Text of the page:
As the Oscars are Ready to Roll, 1944 Best Picture 'Casablanca' Remains a Timeless Gem

As the Oscars are Ready to Roll, 1944 Best Picture 'Casablanca' Remains a Timeless Gem

'As Time Goes By', Casablanca has not just endured, but also grown into unbelievable experience.

Gautaman Bhaskaran
  • News18.com
  • Last Updated: February 23, 2019, 9:46 AM IST
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Come February 24, the Academy Awards will pop out of the envelopes. And in all these 90 years that the Oscars have been in existence, the gala evening in Los Angeles has surprised and shocked us. There have been many, many upsets as there have been many, many much anticipated wins. And, in all these nine decades, there have been films that have clinched the best picture trophies, but have faded with time, from memory. But there have been winners which have endured the test of time and tide. These movies have never aged , never sunk into oblivion, never been forgotten. They have remained beyond time, timeless so to say.

One of them is Michael Curtiz- helmed Casablanca starring Humphrey Bogart and Ingrid Bergman, Claude Rains and Paul Henreid. It opened in 1942, coinciding with the Allied invasion of North Africa in the closing years of World War II. Fast-paced deeply emotional drama and romantic to the core, Casablanca in black and white was set in the Moroccan city, which was then under the independent French Vichy Administration.

Loosely based on the unproduced American play, Everybody Come's To Rick's, Casablanca was never shot in Casablanca. And how could it be – with the War on? So, an elaborate set was built in Hollywood to resemble the city. Years later, this became a talking point at Cannes. At a Press conference, the enfant terrible of European cinema, Lars Von Trier, was asked how he could have made films set in America like Manderlay and Dogville when he had never been there (a flying phobia has confined the auteur to travel within Europe). Von Trier shot back: “But did they go to Casablanca to make Casablanca!”

True, but Casablanca, despite this lie or trick, became a classic not long after it hit the theatres in 1942/43. In the movie, the Moroccan city becomes a point of salvation for all those Europeans fleeing Nazi tyranny. There they could hope to buy “Letters of Transit”, which would allow them to fly to Lisbon – and then to the New World or America.

The film begins at Rick's Cafe Americano – a saloon in Casablanca run by Richard Blaine or Rick (played by Humphrey Bogart). People flocked to the cafe to have a good time and maybe to get hold of the Letters. And in walks Ilsa Lund (Ingrid Bergman) with her husband, Victor Laszlo (Paul Henreid), a Czech Resistance fighter. She sees Sam, the cafe's pianist, and implores him to play “As Time Goes By”. He says he does not remember the song. “Play Sam, Play As Time Goes By...” she insists. And he plays. Rick is shocked to see Ilsa.

An emotionally charged love story unfolds against the raging war, and Rick, all drunk and depressed, tells Sam that night “Of all the gin joins in all the towns in all the world, she has to walk into mine”. And we are led into the past, in Paris, where Rick and Ilsa had met earlier – an Ilsa who thought her husband, Victor, had died in a German concentration camp. There is telling scene of the German cannon sound in the distance with Rick and Ilsa looking out of their flat window in Paris. A wine glass in hand, he toasts: “Here's looking at you, kid”.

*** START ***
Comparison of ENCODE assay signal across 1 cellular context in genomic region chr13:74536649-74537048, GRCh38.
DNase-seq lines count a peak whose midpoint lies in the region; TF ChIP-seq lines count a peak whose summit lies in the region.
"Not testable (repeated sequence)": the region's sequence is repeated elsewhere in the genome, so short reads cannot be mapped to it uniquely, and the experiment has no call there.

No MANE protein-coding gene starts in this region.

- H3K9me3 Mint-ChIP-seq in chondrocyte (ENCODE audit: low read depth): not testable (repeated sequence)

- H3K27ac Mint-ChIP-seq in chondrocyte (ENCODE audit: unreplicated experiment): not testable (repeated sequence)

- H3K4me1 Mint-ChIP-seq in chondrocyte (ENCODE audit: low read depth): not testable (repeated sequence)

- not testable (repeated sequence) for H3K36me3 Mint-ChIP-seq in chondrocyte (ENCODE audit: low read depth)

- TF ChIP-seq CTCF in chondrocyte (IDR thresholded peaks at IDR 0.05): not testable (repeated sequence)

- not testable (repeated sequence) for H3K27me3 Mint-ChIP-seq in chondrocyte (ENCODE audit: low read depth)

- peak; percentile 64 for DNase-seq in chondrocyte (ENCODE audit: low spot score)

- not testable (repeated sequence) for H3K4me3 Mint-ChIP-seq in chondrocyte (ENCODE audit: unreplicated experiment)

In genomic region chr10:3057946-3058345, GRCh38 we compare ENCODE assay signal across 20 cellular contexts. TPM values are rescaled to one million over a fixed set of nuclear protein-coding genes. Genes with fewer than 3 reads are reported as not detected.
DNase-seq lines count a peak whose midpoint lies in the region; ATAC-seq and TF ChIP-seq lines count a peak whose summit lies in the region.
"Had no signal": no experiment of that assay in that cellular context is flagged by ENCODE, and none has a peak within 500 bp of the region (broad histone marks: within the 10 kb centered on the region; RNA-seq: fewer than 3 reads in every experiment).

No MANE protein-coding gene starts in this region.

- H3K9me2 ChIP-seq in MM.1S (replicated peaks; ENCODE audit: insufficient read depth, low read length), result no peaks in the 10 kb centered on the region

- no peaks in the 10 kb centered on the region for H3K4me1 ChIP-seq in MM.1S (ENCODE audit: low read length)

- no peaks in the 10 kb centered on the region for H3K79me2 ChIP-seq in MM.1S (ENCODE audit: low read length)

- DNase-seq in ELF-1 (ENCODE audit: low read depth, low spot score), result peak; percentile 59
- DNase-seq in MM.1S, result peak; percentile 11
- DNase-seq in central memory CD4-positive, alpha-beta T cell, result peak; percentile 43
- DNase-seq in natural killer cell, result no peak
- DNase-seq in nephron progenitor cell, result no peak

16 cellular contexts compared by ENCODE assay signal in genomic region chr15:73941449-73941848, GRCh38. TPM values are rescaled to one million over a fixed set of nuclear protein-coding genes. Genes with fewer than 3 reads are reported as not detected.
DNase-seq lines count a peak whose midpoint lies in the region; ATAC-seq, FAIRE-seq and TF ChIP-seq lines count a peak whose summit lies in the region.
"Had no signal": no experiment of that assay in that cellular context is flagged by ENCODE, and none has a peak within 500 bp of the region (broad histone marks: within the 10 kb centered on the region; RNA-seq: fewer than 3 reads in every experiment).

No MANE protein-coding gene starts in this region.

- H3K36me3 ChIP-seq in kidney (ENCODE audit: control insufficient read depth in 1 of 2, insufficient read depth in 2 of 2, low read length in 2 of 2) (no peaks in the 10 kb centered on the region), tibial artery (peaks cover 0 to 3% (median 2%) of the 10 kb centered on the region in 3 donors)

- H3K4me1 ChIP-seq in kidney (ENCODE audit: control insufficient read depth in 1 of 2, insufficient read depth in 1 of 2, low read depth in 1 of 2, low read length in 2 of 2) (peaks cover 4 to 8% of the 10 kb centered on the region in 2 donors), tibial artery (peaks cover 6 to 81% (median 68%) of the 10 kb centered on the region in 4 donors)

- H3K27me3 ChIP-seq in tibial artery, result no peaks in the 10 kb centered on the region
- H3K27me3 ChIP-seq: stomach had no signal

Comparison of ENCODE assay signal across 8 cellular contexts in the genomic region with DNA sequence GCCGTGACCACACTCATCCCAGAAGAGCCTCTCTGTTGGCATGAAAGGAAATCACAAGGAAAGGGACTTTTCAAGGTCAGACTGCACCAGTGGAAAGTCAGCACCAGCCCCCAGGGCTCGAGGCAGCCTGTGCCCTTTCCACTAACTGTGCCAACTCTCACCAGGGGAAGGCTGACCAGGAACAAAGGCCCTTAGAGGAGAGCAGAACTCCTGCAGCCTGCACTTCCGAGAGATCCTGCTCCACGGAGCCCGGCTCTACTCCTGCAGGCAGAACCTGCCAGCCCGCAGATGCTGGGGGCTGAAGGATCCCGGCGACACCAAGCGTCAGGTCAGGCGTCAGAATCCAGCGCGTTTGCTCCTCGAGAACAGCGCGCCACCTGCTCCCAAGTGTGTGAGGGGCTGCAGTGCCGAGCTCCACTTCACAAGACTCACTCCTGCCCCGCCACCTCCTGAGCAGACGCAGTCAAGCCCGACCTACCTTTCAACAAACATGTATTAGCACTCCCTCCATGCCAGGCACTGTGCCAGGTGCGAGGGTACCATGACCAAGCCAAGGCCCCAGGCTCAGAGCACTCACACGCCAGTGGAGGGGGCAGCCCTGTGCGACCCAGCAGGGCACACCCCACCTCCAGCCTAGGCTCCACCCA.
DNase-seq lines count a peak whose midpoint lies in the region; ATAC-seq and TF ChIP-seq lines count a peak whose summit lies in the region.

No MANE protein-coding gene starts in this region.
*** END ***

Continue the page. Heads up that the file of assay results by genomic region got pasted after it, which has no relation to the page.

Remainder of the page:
This line, which is said again and again, became a huge hit and, who knows, must have brought millions of lovers together.

But strangely, Bogart hardly ever spoke to the “kid” off the movie sets. He was a loner, a chain smoker, who kept to himself in his vanity van when he was not facing the camera.

As for Bergman, who looks ravishing and whose performance was nothing short of extraordinary, she was completely confused about her role as Ilsa Lund. She had no clue whether she was to be in love with Victor or Rick. Every time, she asked Curtiz, he was vague. He himself was not sure, and ended up shooting several climaxes: one where Ilsa would get on the plane to Lisbon with her husband, and another, where she would stay back in Casablanca with Rick. There was a third ending: of Rick and Ilsa flying away.

But with the Allied invasion of North Africa in mid-1942, Casablanca producers rushed to have it released to take advantage of this crucial war development. They thought that since Casablanca was set in North Africa, the film could be a big hit.

And Casablanca chose to go with a bitter-sweet end -- which was shot and ready. Victor and Ilsa get the Letters of Transit from Rick and go away to Lisbon. At the airport, a teary-eyed Ilsa looks up at Rick and asks him what is to become of them. “We'll always have Paris”, he tells her.

And as the plane takes off, Rick walks away with Captain Louis, the French police chief, ( an unforgettable performance by Claude Rains, whose wit and sarcasm were mind-blowing), the saloon-keeper says: “Louis, I think this is the beginning of a beautiful relationship”.

Well, we do not know what happened to Rick and Louis. There has not been a movie sequel. But a 1998 book, As Time Goes By, penned by an American author, Michael Walsh, acts as a prequel and sequel to Casablanca. The novel alternates between the early life of Rick and what happens to him after the plane goes away. Walsh's work made no great mark. It could not come anywhere close to Casablanca, did indeed forge a beautiful relationship with generations of cinema goers. And As Time Goes By, the love story has not just endured, but also grown into unbelievable experience.

(Gautaman Bhaskaran is an author, commentator and movie critic)

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